Blended IRS Interest Rate for Interest-free or Low-interest Loans

You can be taxed on “imputed interest” if you make an interest-free loan to a relative, or if you charge interest at less than the applicable federal rate (AFR) set by the IRS.  If you do not charge interest equal to the applicable AFR, the interest that you do not charge is “imputed” to you by the IRS and taxed to you as interest income. Imputed interest rules also apply to low-or-no interest loans to an employee; the imputed amount is treated as interest to the employer and taxable compensation to the employee.

Many family loans are exempt from the imputed interest rules because of the $10,000 and $100,000 gift loan exceptions in the law. If your loans to another individual (total balance of all loans) do not exceed $10,000, and the loans are not used to purchase or carry income-producing securities, there is no imputed interest. Under the $100,000 exception, no interest is imputed if you make loans to an individual of up to $100,000 (total loan balance owed to you), the borrower’s net investment income for the year does not exceed $1,000, and tax avoidance is not a principal purpose of the arrangement. If the borrower’s net investment income exceeds $1,000, there is imputed interest, but it is limited to the borrower’s net investment income.

For loans to employees and shareholders, the imputed interest rules do not apply if the total amount of outstanding loans between the parties is $10,000 or less, provided tax avoidance is not a principal purpose of the loan. Certain job-relocation loans to employees also are exempt.

If the gift loan or employee loan exceptions do not apply, figuring imputed interest can get complicated, as the AFR that must be used to avoid imputed interest depends on whether the loan is payable on demand or a term loan, and for term loans, the length of the term. To simplify the computation, the IRS provides a “blended” rate that can be used for certain loans to relatives or employees that are payable on demand. The blended rate can only be used for a demand loan that has a fixed loan amount outstanding for the entire year. If the loan is not outstanding for the whole year, or the loan balance varies, the blended rate is not available and the regular AFR-based imputed interest computation applies.

For 2017, the blended rate is 1.09% (Revenue Ruling 2017-14).  For example, assume a business makes an interest-free loan of $50,000 to an employee, payable on demand.  If the $50,000 loan is outstanding for all of 2017, the imputed interest to the employer and the imputed amount of compensation to the employee for 2017 using the blended rate is $545 ($50,000 x 1.09%).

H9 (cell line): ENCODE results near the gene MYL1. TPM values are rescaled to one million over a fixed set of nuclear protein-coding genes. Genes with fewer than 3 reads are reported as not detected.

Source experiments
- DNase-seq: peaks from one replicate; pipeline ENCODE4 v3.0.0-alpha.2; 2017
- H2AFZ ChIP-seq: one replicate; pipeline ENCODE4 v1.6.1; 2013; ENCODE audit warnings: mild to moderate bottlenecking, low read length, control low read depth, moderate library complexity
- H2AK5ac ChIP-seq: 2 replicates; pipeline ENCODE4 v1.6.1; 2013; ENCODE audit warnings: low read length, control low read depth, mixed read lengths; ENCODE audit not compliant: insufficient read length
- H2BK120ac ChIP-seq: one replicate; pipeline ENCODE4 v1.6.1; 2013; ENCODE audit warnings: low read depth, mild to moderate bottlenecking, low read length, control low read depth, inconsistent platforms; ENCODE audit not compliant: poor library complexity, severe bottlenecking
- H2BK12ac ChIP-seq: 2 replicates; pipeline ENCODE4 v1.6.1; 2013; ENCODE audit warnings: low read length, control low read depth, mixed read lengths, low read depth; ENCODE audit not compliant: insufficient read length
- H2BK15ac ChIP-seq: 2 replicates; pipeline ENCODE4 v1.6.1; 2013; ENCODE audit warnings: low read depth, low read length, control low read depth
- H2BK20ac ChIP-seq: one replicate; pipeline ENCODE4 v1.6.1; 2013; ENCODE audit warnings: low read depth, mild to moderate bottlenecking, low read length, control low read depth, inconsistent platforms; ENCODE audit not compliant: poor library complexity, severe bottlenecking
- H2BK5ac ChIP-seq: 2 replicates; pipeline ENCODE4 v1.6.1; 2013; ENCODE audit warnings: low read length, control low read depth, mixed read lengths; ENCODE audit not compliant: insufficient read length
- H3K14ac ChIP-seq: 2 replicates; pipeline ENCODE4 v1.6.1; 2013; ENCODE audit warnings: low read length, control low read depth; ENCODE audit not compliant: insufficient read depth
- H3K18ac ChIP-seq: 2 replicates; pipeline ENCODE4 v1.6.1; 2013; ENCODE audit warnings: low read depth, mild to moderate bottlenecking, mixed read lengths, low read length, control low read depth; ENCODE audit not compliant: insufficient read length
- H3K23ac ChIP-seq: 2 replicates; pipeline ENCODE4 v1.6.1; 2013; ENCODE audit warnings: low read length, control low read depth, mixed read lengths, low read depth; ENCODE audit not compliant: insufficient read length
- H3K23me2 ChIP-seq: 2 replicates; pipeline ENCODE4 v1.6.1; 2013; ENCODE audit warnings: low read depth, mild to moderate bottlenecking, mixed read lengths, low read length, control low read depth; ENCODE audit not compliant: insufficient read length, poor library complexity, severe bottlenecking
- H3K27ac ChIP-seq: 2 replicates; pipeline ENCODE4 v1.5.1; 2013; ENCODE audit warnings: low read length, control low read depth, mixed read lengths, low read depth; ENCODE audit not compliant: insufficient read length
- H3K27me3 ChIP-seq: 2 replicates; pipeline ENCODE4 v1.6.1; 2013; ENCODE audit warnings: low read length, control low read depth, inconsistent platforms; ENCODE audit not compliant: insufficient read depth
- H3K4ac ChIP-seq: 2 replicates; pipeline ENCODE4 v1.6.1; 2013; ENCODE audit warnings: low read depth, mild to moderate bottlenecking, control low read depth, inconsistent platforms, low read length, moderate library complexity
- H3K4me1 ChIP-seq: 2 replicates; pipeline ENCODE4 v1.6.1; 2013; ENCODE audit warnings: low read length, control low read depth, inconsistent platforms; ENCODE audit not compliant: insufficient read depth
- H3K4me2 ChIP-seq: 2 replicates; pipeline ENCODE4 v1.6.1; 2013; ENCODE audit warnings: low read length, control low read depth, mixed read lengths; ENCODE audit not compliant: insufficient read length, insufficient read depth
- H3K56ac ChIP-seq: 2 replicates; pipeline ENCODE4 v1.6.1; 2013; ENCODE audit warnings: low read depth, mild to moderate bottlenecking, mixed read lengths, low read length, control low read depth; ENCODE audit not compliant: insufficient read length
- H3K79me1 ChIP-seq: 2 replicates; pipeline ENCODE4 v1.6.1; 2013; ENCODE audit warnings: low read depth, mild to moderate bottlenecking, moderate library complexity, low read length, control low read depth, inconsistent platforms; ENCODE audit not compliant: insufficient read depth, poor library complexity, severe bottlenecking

Court Rejects TurboTax Defense

An insurance consultant’s clients are currently primarily accountants. Nonetheless, he prepared his own return for tax years before he had these clients. He admitted to the Tax Court that he made a lot of mistakes when he prepared the return. He claimed payments to his former spouse were deductible. He claimed various business expenses, including interest payments, were deductible. Unfortunately, these deductions were disallowed:

  • It was true that he made these payments to his former spouse, but they were made pursuant to the couple’s oral agreement and not to a court decree or written separation agreement. Thus under tax law they were not deductible.
  • It is also true that he made certain payments, such as interest, but the amounts paid to the lender did not match amounts reported on the returns. What’s more, there were no business records for the loan, any loan statements, or any loan repayment schedules. Without such documentation, it was impossible to determine whether the payments were made on the original loan as he claimed. His claimed deduction for “other expenses” was supposed to be a net operating loss carryforward, but it was entered on the wrong line of the tax return. Again, these deductions were disallowed.

Because of these errors, the IRS imposed an accuracy-related penalty for a substantial underpayment of tax. This penalty applies if the understatement of tax exceeds the greater of $5,000 or 10% of the tax required to be shown on the return. To avoid the penalty, the burden is on the taxpayer to prove that there was reasonable cause and that he acted in good faith. In this case, he said that his software—TurboTax—lured him into claiming some of the deductions (the “TurboTax defense”). The Tax Court dismissed this argument as meritless (Barry Leonard Bulakites, TC Memo 2017-79). He took deductions he shouldn’t have and overstated certain losses. He can’t blame the software, because it is only as good as the information inputted into it.